Publication Date: January 2018
Research and Editorial Team: Andrew Chadwick, Cristian Vaccari, Ben O’Loughlin
Do tabloids poison the well of social media? Explaining democratically dysfunctional news sharing

The article examines whether the quality of civic culture in social media environments is affected by the routine presence of tabloid news sharing. Considering sharing tabloid news on social media as a significant predictor of democratically dysfunctional misinformation and disinformation behaviours, the study explains the consequences of these findings for the civic culture of social media and the direction of future scholarship on fake news. It assesses whether tabloid news has elective affinities with online misinformation by using a unique blend of survey data and digital trace data.
The research integrated the analysis of large-scale, individual-level, social media data, website data, and news article data with our own, custom-designed survey of Twitter users. The first chosen population was Twitter users who, during the 2017 UK general election campaign, shared at least one news article related to politics published in one of the five most-read UK national tabloids: the Daily Mail, The Sun, the Daily Mirror, the Daily Express, and the Daily Star.

The study states that the “purest” forms of fake news—outright fabrications created by online news “factories” that exploit advertising syndication systems for financial gain—have so far been rare or nonexistent in many countries. According to study, in the United Kingdom, the inconvenient truth is that key among the media that matter are articles published by large-circulation, mainstream tabloid outlets, whose daily stock-in-trade has always been news of dubious civic value.

The research focuses on three key explanations to disentangle how tabloid news sharing might shape the quality of online civic culture: users’ motivations for sharing news on social media, the kinds of online networks in which users are embedded, and the types of media content they share. It explores whether these variables, together with a set of relevant controls, predict two behavioral outcomes: sharing news on social media, either knowingly or unknowingly, that was either exaggerated or made up, and being told by others on social media that the news one shared was not fully accurate, was exaggerated, or was made up.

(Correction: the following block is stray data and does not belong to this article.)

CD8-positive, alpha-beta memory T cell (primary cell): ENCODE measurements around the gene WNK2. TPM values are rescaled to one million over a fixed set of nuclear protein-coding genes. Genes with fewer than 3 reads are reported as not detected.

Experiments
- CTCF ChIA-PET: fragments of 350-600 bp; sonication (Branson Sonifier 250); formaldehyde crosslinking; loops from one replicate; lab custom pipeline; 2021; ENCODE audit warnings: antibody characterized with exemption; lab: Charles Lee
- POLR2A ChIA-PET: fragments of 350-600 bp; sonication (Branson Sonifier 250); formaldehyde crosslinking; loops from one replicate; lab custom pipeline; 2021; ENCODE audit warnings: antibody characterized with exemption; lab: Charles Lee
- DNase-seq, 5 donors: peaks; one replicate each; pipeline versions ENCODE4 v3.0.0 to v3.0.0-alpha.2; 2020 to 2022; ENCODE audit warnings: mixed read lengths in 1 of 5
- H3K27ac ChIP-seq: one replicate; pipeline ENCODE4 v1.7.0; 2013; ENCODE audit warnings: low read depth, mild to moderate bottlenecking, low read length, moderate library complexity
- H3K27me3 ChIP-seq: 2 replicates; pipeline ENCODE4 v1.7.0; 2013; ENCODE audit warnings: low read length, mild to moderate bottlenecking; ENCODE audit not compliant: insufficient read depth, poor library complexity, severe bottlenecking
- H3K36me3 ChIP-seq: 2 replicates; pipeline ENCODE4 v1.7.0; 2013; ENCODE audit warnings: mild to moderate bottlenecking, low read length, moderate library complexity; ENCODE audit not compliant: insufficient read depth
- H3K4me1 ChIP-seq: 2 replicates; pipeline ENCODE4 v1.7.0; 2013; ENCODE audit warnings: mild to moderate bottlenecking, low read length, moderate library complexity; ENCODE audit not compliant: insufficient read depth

According to the study, during the 2017 UK general election campaign, two-thirds (67.7%) of the survey respondents admitted to sharing problematic news on social media. The study finds that the number of tabloid news articles shared on Twitter is a positive and significant predictor of the likelihood of reporting sharing news on social media that was either exaggerated or fabricated. The more the users share tabloid news on social media, the more likely they are to engage in democratically dysfunctional news sharing and be challenged by users in their social media networks for doing so. The findings of the research shed light on the interdependence between media adaptation and changes in the character of civic life. It argues that democratically dysfunctional news sharing behavior is a potential systemic outcome of the tabloidization of the UK social media environment.

As the study shows, in some countries the content produced by some professional media outlets might be significant in the diffusion of misinformation and disinformation. Debates about fake news ought to pay attention to how hybrids of older and newer media—in this case social media combined with digitally adaptive tabloid media—can explain democratically dysfunctional online behavior.

The article has been published in 2018 on SAGE Journals  

Tags: United Kingdom Fake news and disinformation Social media Media freedom

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